Löpande skuldebrev i elektronisk form : - en ljus framtid?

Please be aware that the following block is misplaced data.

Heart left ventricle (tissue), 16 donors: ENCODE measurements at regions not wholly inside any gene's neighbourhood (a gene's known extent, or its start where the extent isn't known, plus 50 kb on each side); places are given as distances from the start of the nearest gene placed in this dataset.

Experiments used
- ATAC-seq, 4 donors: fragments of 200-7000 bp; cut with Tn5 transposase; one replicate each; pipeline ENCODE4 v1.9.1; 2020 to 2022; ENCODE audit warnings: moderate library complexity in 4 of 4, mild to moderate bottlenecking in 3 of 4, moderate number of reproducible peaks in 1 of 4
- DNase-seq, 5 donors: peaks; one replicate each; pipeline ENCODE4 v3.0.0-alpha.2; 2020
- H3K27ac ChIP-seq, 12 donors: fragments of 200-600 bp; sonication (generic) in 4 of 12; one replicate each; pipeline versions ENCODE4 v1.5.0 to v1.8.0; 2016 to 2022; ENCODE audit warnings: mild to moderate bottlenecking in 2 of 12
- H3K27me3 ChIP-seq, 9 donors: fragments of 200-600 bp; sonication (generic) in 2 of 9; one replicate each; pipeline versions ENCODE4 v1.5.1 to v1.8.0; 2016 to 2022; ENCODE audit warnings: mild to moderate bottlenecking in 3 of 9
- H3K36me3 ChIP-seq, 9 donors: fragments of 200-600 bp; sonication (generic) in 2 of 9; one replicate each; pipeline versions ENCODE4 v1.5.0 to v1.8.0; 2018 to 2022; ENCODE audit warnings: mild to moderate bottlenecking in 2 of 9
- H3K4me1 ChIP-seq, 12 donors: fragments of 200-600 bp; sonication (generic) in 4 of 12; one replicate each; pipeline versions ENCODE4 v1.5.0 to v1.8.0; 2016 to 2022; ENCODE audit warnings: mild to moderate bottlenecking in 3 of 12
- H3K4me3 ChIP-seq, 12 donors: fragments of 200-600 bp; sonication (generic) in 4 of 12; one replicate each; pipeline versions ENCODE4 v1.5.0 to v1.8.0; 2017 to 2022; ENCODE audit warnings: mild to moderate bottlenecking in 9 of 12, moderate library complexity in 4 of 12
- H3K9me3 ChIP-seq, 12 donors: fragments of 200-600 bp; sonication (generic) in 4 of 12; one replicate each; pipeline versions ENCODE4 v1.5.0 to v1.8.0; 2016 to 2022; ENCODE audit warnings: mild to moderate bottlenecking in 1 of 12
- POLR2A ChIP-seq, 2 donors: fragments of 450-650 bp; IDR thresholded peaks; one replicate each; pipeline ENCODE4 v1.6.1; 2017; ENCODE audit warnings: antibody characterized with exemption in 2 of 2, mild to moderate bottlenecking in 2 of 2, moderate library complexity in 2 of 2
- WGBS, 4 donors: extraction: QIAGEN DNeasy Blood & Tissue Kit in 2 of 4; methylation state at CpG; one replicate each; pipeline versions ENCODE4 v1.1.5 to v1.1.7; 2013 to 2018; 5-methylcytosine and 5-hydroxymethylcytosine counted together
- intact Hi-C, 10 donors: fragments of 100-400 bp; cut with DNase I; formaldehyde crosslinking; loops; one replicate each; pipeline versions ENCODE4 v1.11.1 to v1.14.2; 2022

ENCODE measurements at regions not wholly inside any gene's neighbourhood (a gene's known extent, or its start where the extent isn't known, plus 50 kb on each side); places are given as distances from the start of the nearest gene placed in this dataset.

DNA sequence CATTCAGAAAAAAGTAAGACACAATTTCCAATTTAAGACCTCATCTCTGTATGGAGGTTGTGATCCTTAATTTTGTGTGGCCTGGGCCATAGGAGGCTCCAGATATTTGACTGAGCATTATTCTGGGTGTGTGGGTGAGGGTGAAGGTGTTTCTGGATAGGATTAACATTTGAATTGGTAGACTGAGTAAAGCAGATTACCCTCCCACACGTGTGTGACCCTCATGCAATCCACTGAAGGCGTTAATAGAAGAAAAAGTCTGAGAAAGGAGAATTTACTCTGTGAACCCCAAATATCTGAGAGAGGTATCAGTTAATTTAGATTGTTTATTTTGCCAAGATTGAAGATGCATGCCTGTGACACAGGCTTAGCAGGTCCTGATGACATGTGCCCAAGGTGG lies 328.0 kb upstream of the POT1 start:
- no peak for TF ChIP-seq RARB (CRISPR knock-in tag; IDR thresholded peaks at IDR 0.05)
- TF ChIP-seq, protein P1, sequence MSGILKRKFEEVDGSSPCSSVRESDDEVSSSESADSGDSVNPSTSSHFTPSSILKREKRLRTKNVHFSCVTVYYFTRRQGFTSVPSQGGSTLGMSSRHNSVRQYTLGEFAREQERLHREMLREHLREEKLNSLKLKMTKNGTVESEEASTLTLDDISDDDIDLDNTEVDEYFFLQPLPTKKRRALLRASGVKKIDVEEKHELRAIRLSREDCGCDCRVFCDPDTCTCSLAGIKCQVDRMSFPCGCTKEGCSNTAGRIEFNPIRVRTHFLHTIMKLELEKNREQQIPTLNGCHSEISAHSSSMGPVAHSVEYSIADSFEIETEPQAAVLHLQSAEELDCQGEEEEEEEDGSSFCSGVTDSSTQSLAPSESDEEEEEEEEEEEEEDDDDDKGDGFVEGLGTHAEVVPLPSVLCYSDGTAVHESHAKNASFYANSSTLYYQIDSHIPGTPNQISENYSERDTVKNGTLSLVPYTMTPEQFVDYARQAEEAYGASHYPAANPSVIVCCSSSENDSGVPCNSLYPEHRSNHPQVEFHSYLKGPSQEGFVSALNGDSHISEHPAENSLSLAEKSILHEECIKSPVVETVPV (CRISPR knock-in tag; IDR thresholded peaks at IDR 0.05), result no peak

Sammanfattning: In the era of digitalization, legislation formed in another time can fail to accommodate modern society’s rapidly changing practices. Negotiable debt instruments (sw. löpande skuldebrev) have traditionally been in paper form and thus the legislation surrounding it, mainly the act on instruments on debt (sw. lagen (1936:81) om skuldebrev), is based on the assumption that negotiable debt instruments exist in physical form. In line with digitalization, electronic negotiable debt instruments have emerged on the market which pose into question whether new technology in the form of electronic negotiable debt instruments can be aligned with the current legislation. The main problem experienced by courts and administrative authorities is whether it is enough for an electronic negotiable debt instruments to meet the requirement of the letter of the law or if further legal requirements exists. The answer was recently delivered by the Supreme Court of Sweden who established that electronic negotiable debt instruments can exist provided that they enable the same control over the information of the debt, that functional substitutes for possession of the document exists and that the protective aims of the act on instruments on debt is upheld. The decision by the Supreme Court clarifies what the established law for electronic negotiable debt instruments is but offers little practical guidance as how the Supreme Court’s requirements are to be met from a practical point of view. Thus, this essay looks at three practical solutions for electronic negotiable debt instruments; legislative solutions, contractual solutions and technical solutions, and evaluate them against the established law. This evaluation results in varying compatibility with the established law but illustrate that there are practical solutions that could be adapted to fit electronic negotiable debt instruments and be legally enforceable, provided a teleological interpretation of debt collecting laws and ordinances. The essay concludes with a discussion as to the disincentives and incentives for the legislator or market participants to choose to take one or more of the solutions into practice and if so what solution would be preferable. It is argued that contractual and technical solutions are preferred as they do not require a new system of legislation. However, from a practical point of view it is argued that the legislator should clarify the status of electronic negotiable debt instruments in current legislation and ordinances that govern the Swedish Enforcement Authority in their debt collecting practice.
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